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# Re: transitivity does not imply type-checking

`Matthias wrote:`

`> Take for example the following definition of
=:`

>

> (define (= x y . rest)

> (and (number? x) (number? y)

> (prim= x y)

> (or (null? rest) (apply my= y rest))))

>

> I claim that this meets the transitivity requirement of R5RS,

`> assuming prim= is transitive, yet it only type-checks
used args.`

`Actually, when SRFI 67 got made we tried to find out
what the`

`authors of R5RS actually meant by saying (R5RS, Section
6.2.5.):`

`<quote>These predicates are required to be transitive.
`

`Note: The traditional implementations of these predicates
in`

`Lisp-like languages are not transitive.</quote>`

`Unfortunately, it is not clear what the authors of
R5RS mean`

`by requiring a 'predicate' to be 'transitive.' There
are (at`

`least) two possible interpretations:`

` #1 The order (or equivalence) relation
R represented by <=`

`(or =) is transitive, in the usual (mathematical)
sense you `

`described, i.e. for all x, y, z from the set of possible
`

`argument values:`

` (<= x y) => #t and
(<= y z) => #t implies (<= x z) => #t. `

`The set of possible argument values are represented
by `

`(REAL? x) => #t for <, <=, >, >=, and
by (NUMBER? x) => #t for ="">``
`

`unless the implementation chooses to extend it.`

` #2 The predicate procedure tests if the
argument values form`

`a chain, i.e. (<= 1 2 3) => #t, and (<= 2
1 3) => #f.`

`As you pointed out, the choice of interpretation has
subtle`

`implications on semantics---and I do not find either
of them`

`the clear 'this is what is meant' winner. Let me explain`

`this in greater detail.`

`Although #1 seems the obvious choice, it does not
really make a`

`lot of sense because = is already defined to be equality,
which`

`by definition is transitive. My doubts got stronger
by the claim`

`that other Lisp-like languages manage to define non-transitive`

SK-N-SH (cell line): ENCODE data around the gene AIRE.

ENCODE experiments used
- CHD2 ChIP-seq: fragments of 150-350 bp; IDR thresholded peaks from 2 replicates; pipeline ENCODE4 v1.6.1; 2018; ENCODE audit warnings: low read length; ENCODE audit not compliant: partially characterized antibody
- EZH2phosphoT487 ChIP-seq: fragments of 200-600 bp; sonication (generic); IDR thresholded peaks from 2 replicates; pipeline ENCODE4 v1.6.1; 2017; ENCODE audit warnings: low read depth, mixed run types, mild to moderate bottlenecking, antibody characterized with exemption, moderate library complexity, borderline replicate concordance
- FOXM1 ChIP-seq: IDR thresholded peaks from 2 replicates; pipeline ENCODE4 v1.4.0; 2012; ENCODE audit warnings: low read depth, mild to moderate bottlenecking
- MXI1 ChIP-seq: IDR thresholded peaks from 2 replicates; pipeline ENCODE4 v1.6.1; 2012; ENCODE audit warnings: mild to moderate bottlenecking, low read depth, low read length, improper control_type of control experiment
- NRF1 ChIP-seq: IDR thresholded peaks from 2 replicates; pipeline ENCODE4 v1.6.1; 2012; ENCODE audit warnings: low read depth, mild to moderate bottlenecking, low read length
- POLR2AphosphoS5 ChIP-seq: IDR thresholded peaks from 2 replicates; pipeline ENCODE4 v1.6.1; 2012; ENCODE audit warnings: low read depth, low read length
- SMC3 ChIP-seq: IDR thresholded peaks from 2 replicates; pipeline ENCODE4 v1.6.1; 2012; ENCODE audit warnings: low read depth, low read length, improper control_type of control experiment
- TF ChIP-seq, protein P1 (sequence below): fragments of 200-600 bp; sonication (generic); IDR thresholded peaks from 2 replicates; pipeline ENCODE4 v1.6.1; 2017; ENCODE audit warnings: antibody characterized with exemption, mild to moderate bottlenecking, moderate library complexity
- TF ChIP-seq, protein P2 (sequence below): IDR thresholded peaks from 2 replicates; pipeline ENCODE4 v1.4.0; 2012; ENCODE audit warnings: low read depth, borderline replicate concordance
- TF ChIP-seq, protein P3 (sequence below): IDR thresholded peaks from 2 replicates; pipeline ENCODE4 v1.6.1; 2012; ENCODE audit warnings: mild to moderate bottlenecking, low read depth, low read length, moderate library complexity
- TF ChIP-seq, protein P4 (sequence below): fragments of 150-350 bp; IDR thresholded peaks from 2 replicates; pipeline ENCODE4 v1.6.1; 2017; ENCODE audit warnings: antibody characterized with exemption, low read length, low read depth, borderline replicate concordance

`'equality.' Miracles and wonders! What does that refer
to? Maybe`

`(= nan nan) => #f, as IEEE 754 wants it?`

`Now #2 is not very compelling either because it gives
a rather`

`unfamiliar meaning to the word 'transitive,' but it
could be`

`that transitivity was the word that came to mind at
the time.`

`Anyway, in #2 you have a very nice property: After
evaluating`

`the test (<= x y z), you have (and (real? x) (real?
y) (real? z))`

`as a post-condition. In #1, the order of testing is
unspecified,`

`so (<= x y z) could be implemented as (and (<=
x y) (<= y z)) but`

`also as (and (<= y z) (<= x y)). In the first
case, (<= 2 1 'a)`

`does not raise an error, in the second case it does.
In #1 the `

`only thing you can say about the arguments after the
test is `

`that at least two of them satisfy real?.`

`For clarification, I was seeking advice from one or
more of the`

`authors of R5RS to find out what they meant when they
required`

`<= etc. to be 'transitive.' Unfortunately, neither
me nor our`

`editor got any clarifying response. (But we also did
not make`

`it our purpose in life---just a few emails.)`

`At this point, we cut the theory, ran our favourite
Scheme`

`systems, typed in (<= 2 1 'a), and looked what
happened: PLT`

`and Scheme48 both complain about the type mismatch,
i.e. they`

`type check all arguments whether needed for the result
or not.`

`So, since we wanted (chain<=? compare-real x1 x2
x3 ...) to be`

`exactly backward compatible with (<= x1 x2 x3 ...),
we decided`

`to require the type checking---and of course to be
consistent`

`this must then be done everywhere. Frankly, I am quite
happy`

`with this choice because it contributes to robustness,
more`

`than it hurts performance---unless you use chain<=?
on very`

`long lists, in which case I would recommend not using
APPLY`

`on an argument lists but rather another 4-line-program:`

`(define (vector-chain<=? compare vec)`

` (every?-ec (:range i 1 (vector-length vec))`

` (<=?
compare (vector-ref vec (- i 1))`

`
(vector-ref vec i))))`

`;-)`

`Sebastian.`